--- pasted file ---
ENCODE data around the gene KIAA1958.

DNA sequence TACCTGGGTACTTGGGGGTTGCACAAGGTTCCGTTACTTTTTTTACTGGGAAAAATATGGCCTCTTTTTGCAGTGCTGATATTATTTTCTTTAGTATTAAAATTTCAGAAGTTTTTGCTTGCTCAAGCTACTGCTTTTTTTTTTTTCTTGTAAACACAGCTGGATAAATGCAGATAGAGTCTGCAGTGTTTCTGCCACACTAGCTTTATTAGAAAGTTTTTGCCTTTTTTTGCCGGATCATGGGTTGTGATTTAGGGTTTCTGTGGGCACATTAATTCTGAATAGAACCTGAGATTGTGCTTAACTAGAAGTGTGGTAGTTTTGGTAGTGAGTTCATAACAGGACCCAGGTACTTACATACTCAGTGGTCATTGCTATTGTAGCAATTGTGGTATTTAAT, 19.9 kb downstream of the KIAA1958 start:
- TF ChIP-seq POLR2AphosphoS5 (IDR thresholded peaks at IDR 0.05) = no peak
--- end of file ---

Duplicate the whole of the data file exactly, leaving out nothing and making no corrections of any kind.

ENCODE data around the gene KIAA1958.

DNA sequence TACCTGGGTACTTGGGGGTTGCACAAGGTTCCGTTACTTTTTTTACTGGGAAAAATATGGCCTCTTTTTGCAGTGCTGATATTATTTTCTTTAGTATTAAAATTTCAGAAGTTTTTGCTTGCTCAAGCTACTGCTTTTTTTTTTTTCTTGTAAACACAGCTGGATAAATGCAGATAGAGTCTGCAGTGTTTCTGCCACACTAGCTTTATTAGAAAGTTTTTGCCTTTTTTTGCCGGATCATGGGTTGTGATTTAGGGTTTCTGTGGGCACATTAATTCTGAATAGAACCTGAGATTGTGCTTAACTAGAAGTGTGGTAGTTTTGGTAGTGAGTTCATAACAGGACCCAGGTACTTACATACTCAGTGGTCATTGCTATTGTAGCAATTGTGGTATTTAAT, 19.9 kb downstream of the KIAA1958 start:
- TF ChIP-seq POLR2AphosphoS5 (IDR thresholded peaks at IDR 0.05) = no peak